“Why does he hope?” thought Cornelia, wounded, until a vision of the detaining Chips struck her with pity and remorse.
She turned to Emilia. “Our dear child is also going to leave us.”
“I?” cried Emilia, fierily out of languor.
“Does not your Italy claim you?”
“I am nothing to Italy any more. Have I not said so? I love England now.”
Cornelia smiled complacently. “Let us hope your heart is capacious enough to love both.”
“Then your theory is” (Mr. Barrett addressed Cornelia in the winning old style), “that the love of one thing enlarges the heart for another?”
“Should it not?” She admired his cruel self-possession pitiably, as she contrasted her own husky tones with it.
Emilia looked from one to the other, fancying that they must have her case somewhere in prospect, since none could be unconscious of the vehement struggle going on in her bosom; but they went farther and farther off from her comprehension, and seemed to speak of bloodless matters. “And yet he is her lover,” she thought. “When they meet they talk across a river, and he knows she is going to another man, and does not gripe her wrist and drag her away!” The sense that she had no kinship with such flesh shut her mouth faster than Wilfrid’s injunctions (which were ordinarily conveyed in too subtle a manner for her to feel their meaning enough to find them binding). Cornelia, for a mask to her emotions, gave Emilia a gentle, albeit high-worded lecture on the artist’s duty toward Art, quoting favourite passages from Mr. Barrett’s favourite Art-critic. And her fashion of dropping her voice as she declaimed the more dictatorial sentences (to imply, one might guess, by a show of personal humility that she would have you to know her preaching was vicarious; that she stood humbly in the pulpit, and was but a vessel for the delivery of the burden of the oracle), all this was beautiful to him who could see it. I cannot think it was wholesome for him; nor that Cornelia was unaware of a naughty wish to glitter temporarily in the eyes of the man who made her feel humble. The sorcery she sent through his blood communicated itself to hers. When she had done, Emilia, convincedly vanquished by big words, said, “I cannot talk,” and turned heavily from them without bestowing a smile upon either.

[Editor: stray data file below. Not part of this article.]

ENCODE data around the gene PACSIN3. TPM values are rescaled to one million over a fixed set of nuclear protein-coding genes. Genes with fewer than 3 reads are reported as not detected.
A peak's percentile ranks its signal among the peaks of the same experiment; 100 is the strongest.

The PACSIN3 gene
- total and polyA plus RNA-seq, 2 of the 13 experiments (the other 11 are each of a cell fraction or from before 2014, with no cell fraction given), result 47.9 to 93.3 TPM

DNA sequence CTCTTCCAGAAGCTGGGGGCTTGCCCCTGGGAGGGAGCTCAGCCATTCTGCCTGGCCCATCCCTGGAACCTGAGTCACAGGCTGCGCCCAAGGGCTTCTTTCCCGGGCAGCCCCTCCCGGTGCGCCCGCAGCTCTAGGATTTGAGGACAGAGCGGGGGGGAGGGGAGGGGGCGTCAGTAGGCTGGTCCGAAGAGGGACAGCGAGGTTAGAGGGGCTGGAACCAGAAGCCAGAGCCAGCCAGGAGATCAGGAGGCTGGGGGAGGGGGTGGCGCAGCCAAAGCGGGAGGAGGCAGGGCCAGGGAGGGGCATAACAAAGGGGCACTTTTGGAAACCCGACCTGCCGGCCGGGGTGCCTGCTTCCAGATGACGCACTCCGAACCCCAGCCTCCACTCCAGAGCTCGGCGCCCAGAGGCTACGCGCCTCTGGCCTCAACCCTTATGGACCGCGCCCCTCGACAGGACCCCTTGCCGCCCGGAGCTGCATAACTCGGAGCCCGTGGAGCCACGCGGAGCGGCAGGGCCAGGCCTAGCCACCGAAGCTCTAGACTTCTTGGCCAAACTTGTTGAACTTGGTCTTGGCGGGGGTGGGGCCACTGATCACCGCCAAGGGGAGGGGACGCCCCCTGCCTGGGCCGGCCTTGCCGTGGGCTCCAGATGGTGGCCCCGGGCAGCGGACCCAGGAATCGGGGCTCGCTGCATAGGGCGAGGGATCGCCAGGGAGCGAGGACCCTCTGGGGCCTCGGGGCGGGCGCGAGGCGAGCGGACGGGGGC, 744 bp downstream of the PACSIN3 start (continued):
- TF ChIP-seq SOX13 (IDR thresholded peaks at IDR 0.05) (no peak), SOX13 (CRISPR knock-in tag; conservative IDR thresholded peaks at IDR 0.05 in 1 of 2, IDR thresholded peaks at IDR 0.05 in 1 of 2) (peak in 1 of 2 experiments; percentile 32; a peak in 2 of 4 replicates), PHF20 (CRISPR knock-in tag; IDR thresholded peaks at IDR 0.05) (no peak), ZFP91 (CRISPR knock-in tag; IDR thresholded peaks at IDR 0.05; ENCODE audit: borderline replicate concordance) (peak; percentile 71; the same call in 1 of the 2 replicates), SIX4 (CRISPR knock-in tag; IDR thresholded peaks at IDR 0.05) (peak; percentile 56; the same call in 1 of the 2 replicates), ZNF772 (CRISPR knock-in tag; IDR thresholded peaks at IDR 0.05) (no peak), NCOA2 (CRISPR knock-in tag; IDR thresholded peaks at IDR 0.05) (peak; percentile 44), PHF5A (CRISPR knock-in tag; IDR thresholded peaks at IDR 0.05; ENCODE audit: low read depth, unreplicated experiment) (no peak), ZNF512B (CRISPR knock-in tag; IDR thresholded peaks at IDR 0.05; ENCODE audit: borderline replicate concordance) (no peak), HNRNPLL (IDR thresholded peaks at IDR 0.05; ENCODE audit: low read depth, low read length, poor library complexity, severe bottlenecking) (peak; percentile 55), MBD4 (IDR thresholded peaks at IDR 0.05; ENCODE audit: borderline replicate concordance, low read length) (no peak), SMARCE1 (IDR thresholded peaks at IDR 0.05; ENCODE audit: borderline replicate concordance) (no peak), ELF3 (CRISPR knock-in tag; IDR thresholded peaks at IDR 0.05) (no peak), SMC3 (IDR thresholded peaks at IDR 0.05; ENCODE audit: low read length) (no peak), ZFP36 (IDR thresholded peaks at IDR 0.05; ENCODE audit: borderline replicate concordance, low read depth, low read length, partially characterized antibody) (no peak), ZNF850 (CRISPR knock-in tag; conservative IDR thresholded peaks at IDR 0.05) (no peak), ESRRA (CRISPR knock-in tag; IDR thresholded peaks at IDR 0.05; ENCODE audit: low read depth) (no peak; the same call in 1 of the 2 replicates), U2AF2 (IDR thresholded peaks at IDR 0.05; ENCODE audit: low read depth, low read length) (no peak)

Cornelia believed that the girl would turn back as abruptly as she had retreated; and it was not until Emilia was out of sight that she remembered the impropriety of being alone with Mr. Barrett. The Pitfall of Sentiment yawned visible, but this lady’s strength had been too little tried for her to lack absolute faith in it. So, out of deep silences, the two leapt to speech and immediately subsided to the depths again: as on a sultry summer’s day fishes flash their tails in the sunlight and leave a solitary circle widening on the water.
Then Cornelia knew what was coming. In set phrase, and as one who performs a duty frigidly pleasant, he congratulated her on her rumored union. One hand was in his buttoned coat; the other hung elegantly loose: not a feature betrayed emotion. He might have spoken it in a ballroom. To Cornelia, who exulted in self-compression, after the Roman method, it was more dangerous than a tremulous tone.